About Me

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I am a below knee amputee. More importantly, I am also Mommy to two boys, a very active 10 year old (Robby) and an mischievous toddler (Timmy). I have learned that being a parent with a disability can create some unusual and sometimes humorous situations. This blogger is available for hire! Let's talk and learn how a blog can expand your business.

Friday, September 26, 2014

Heat Wave?

A few weeks ago I realized that my hair is beginning to fall out. Yesterday I realized that hairs are beginning to sprout, at an astonishing rate--but from the bottom of my chin. Let me assure you, sudden onset menopause is not for the faint of heart.

In addition to my confused hair follicles, I've discovered the unexpected and totally unwelcome hot flashes. I can be perfectly comfortable and suddenly everything changes. The tell-tale sign of my neck warming is the only warning I have before I am encompassed by an invisible heat wave. A few days ago I sought refuge from my self-contained heatwave by standing in front of the open freezer door.  Since I knew that Robby was occupied watching Master Chef with Scott, I decided to expedite the cooling process by lifting my nightgown over my head.

Unfortunately, my cool down session happened to coincide with a commercial break in the television show the boys were watching. The freezer was running, drowning out the footsteps coming down the hallway towards the kitchen. Before I knew it, I saw Robby out of my peripheral vision. As soon as we made eye contact he turned 180 degrees and ran towards the bedroom.

In that moment, Robby became a modern (and slightly dysfunctional) embodiment of Paul Revere. Trotting down the hallway he called out "Dad, whatever you do, don't go into the kitchen. Dad, did you hear me? I wouldn't go into the kitchen if I were you. Mom has her boobs in the freezer."

Being only 8, Robby failed to anticipate that his warning of "boobs in the freezer" becomes an invitation to inquiry when heard by an adult.  Scott met Robby's stride as he took off towards the kitchen, hoping to catch a glimpse after hearing the warning.  In the meantime Robby kept shrieking his warning to stay clear of the kitchen.  I think I may have traumatized him while providing Scott with the fodder for jokes for the foreseeable future.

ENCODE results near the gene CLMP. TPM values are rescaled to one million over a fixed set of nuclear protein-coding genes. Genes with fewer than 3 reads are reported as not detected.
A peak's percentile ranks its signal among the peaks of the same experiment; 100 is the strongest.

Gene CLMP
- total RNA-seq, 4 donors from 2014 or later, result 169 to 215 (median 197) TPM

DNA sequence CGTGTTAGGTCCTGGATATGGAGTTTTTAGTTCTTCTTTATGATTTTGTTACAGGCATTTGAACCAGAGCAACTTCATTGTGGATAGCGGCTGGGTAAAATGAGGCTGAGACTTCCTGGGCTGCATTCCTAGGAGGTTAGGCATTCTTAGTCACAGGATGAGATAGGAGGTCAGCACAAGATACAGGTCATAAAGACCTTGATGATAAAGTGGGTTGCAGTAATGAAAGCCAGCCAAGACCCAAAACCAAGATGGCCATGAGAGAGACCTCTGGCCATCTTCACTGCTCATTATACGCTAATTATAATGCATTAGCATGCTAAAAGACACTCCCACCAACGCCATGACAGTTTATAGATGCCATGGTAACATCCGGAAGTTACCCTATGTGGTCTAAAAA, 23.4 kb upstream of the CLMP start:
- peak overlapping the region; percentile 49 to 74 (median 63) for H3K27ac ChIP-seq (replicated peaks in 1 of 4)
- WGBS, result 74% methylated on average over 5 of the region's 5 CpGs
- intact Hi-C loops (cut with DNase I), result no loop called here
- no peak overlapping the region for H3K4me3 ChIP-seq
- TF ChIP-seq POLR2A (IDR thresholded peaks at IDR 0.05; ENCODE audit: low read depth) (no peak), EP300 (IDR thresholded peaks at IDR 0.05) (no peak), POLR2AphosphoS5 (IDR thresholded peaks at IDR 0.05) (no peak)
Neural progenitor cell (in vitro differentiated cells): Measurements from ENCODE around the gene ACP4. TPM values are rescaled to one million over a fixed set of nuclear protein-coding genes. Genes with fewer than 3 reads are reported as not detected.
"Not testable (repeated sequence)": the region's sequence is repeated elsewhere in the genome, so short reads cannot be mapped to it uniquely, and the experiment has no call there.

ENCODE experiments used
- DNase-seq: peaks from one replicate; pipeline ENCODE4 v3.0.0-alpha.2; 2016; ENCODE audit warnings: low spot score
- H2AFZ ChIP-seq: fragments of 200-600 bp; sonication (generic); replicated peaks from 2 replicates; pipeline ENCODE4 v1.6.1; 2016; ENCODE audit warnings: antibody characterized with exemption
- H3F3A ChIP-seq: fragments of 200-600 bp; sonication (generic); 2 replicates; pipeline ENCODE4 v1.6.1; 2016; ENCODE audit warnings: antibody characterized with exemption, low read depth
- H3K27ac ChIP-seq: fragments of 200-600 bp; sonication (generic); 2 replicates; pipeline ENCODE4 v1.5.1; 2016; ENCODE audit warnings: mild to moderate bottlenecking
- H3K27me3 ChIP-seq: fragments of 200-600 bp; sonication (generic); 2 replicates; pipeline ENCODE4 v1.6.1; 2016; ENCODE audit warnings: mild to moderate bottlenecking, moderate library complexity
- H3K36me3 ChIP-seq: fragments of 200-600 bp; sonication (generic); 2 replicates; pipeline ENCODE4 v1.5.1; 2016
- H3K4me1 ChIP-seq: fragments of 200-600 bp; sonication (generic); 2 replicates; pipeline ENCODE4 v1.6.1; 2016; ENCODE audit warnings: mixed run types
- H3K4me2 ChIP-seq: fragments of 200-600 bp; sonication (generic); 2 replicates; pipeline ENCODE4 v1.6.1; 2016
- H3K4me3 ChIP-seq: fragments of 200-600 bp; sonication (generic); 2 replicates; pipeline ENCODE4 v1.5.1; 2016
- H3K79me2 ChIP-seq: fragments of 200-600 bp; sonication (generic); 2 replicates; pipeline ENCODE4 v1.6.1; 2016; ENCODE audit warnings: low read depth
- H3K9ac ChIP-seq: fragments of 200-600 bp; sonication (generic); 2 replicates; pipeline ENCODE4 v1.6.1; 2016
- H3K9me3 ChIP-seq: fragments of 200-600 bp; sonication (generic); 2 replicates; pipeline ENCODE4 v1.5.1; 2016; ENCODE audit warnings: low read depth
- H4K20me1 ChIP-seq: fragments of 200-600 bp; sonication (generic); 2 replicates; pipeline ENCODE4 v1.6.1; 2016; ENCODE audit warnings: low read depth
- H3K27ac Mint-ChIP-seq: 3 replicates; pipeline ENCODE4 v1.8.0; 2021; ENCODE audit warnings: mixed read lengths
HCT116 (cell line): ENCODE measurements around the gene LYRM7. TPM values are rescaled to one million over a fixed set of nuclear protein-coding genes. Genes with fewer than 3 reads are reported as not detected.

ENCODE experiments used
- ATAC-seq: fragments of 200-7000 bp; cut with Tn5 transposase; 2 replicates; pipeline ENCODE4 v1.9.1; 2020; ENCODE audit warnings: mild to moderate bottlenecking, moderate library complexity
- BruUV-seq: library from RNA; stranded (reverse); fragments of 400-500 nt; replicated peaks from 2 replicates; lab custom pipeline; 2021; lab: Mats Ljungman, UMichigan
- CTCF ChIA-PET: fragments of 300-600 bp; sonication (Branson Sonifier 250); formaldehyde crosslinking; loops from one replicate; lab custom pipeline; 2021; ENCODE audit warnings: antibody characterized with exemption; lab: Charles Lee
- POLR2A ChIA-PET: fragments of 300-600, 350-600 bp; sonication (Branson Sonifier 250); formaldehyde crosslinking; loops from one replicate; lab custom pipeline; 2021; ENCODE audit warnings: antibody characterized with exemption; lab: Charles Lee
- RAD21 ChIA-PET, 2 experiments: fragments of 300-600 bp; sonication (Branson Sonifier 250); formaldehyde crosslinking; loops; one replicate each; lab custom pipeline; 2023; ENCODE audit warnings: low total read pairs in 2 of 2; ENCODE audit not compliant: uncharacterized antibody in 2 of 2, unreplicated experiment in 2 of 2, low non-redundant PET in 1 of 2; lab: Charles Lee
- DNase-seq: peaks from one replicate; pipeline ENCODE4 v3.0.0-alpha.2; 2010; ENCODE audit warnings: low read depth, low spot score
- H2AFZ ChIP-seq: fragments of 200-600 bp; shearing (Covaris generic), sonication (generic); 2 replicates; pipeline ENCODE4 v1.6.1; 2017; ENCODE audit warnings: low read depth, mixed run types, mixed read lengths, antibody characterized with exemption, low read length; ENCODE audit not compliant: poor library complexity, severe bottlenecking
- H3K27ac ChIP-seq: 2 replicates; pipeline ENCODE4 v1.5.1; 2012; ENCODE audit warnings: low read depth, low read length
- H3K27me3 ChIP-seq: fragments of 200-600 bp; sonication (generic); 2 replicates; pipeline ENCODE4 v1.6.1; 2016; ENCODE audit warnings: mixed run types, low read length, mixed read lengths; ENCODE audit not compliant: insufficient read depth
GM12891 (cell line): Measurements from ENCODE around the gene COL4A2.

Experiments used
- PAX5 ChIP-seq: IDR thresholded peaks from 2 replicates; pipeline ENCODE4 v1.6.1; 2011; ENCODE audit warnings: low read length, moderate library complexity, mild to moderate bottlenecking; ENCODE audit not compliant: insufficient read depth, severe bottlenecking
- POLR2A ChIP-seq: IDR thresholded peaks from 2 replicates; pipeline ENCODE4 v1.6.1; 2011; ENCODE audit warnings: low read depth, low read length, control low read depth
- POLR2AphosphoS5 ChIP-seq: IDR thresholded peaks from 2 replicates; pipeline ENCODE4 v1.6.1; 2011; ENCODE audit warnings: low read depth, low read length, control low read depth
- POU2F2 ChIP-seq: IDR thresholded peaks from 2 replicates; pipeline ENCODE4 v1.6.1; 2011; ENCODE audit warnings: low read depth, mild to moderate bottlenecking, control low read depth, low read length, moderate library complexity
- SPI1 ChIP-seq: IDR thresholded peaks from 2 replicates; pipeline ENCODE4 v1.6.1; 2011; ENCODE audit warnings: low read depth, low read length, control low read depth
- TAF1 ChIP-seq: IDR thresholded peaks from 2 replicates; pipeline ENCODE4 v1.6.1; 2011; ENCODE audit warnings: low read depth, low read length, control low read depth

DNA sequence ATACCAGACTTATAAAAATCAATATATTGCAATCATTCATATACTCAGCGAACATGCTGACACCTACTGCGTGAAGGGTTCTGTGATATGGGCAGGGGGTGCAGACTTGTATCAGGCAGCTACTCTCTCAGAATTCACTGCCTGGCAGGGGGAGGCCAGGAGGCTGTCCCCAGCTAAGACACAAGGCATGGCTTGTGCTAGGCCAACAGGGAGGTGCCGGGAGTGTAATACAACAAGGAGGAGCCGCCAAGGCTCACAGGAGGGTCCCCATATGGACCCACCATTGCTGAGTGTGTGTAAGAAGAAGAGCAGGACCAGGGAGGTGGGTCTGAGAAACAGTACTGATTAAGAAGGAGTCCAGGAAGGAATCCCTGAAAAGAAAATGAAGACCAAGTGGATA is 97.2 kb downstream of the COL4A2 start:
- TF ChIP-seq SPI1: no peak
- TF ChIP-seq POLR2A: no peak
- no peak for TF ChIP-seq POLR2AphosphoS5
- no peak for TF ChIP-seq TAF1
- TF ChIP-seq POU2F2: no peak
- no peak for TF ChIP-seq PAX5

Thursday, September 25, 2014


I didn't need Robby's teachers to tell me that he has been working hard in school. The fact that he comes home each afternoon exhausted is all the confirmation I need. My little scholar has dedicated himself to his academic work with an intensity and dedication that I haven't seen in years past. I suspect the fact that his best friend is in his class is the impetus for his motivation.

Each afternoon when I pick him up his teachers give me a brief report on the day's activities. The debriefing is mainly because I manage their Facebook page, but it has proven invaluable as I try to pry the information out of Robby. I'm so tired of hearing "nothing" or "stuff" when I ask him what he did in school. At least now I have conversation starters, and my questions can be directed towards what I know he learned that day. 

When I picked him up yesterday I was chatting with the teacher while Robby was playing in the entrance way. Hamlet was in his car seat, set towards the corner of the room. His teacher was in the middle of telling me how well Robby was behaving and how hard he was working on his reading when I caught something out of the corner of my eye.

Without breaking eye contact with his teacher, I emphatically said, "Robby, stop twerking your baby brother right now." I thought that his teacher was going to spit her coffee across the room as she tried to keep from laughing! So much for my well-behaved, hard working student. Robby Rotten arrived in the form of a Miley Cyrus style stripper, theatrically gyrating (with his hands clasped behind his head) over his infant brother looking up from his carrier.